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Minute Rice

Minute Rice


When physical attraction collides with racial politics the outcome is rarely pretty.

We met on myspace, he was cute, he asked me to dinner, so here we sit in a crowded, noisy restaurant. I feel the race question getting closer. I've developed a sixth sense for it. I wonder if he'll dance around it with euphemisms or ask directly.

"So where are you from originally?" Maybe he actually wants to know what city I lived in. I give him the benefit of the doubt.

"Seattle. I moved here eight years ago--"

"I mean, what's your background?"

Bingo! I don't think it's improper to ask one's race, especially because I'm one of those people most can't figure out. What I find odd is the reaction my answer brings.

"Asian. I'm dark because my dad's Filipino and tall because my mom's white."

From here, the date goes down one of three paths: the "adjusted guy," who's just making conversation and wants to know more about me--a very rare find; the "rice queen," who especially seeks out Asians and needs confirmation that he's got one; or the "minute rice queen," who doesn't generally like Asians, seems disappointed with my answer, and must decide whether to make an exception in my case.

"I thought you were Latino."

"Yeah, a lot of people think that. What's your ethnicity?"

"You just don't seem like one." The shift in his body language indicates I've just dropped a deal-breaker. "I don't normally find Asians very attractive." It's almost a hint for me to take it back. "I still think you're cute."

Well, thanks, sort of. He's attracted to me despite my race.

I remember a guy who was attracted to me because of my race. He grunted, "I love that dark Filipino skin" and "Do me with that hot Filipino c*#%!"--repeatedly. I felt exactly the same weirdness I do now.

Well, which way do you want it? I scold myself. And no crap about being desired for what's on the inside. It's natural to want the validation of physical attraction, but awkward when it comes hand in hand with racial politics.

I suppose if we could choose whom we are physically attracted to, there might be no gay community. If sexual orientation is genetic, why are people attracted to certain races and body types? Maybe rice queens, "chubby chasers," and my mad attraction to short guys are determined in part by genetics too.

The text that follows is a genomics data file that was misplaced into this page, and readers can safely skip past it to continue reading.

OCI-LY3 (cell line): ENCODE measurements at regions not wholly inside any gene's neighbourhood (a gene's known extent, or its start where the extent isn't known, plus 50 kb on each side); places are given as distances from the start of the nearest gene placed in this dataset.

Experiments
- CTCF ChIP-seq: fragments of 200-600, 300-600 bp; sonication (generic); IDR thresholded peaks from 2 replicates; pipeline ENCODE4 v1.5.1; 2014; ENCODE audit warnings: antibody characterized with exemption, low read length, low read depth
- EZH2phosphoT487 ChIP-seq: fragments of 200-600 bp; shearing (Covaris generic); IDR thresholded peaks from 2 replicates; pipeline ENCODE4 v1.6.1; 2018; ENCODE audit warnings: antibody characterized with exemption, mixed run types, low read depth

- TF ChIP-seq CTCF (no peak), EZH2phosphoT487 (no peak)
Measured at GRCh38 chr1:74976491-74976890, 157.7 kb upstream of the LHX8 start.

It could be that nature and nurture combine to make people attracted to feminine men, dominant women, or transgender, older, or brown-eyed people. Tastes even change sometimes. I've had friends whose lack of sexual interest in black or Asian men was reversed after a trip to Africa or Asia. I was given a T-shirt once that said once you go asian, you never go caucasian. It's possible there's something to that "you never know until you try it" logic. However, does that mean I should try to have sex with women? What if I'm gay because I'm sexist on some level? I don't think that's true--but most people who "just aren't into femmes, fatties, blacks, or Asians" don't think they're bigots. But doesn't it sound that way?

Any number of things could shape what we look for in a partner. All that matters to me is that people aren't jerks about their tastes. Qualifying your appreciation by denigrating a race is, at the very least, impolite. Think of my race as my family. "Everyone in your family is unattractive except you" is not a good opener. Neither is "I've wanted to get with someone in your hot family for a while."

My date doesn't seem to be a jerk per se. Maybe I can use this opportunity to start a dialogue. Plus he's sexy. Funny how forgiving that makes you. I'll be disarming and make a joke.

"Are you worried about penis size?"

"Should I be?" he smirks.

"No. Should I be?"

He laughs. "Are you saying I have a small penis because I'm Asian?" Yep, he's Asian too. See? Every family has its impolite relatives, even my own.

Truth is, sexual attraction and racism are sticky subjects no matter what your background. Maybe you can't control whom you're attracted to, but you can control how you respond to finding an imported from asia label on your date--just be happy you found someone you like.

Advocate Channel - The Pride StoreOut / Advocate Magazine - Fellow Travelers & Jamie Lee Curtis

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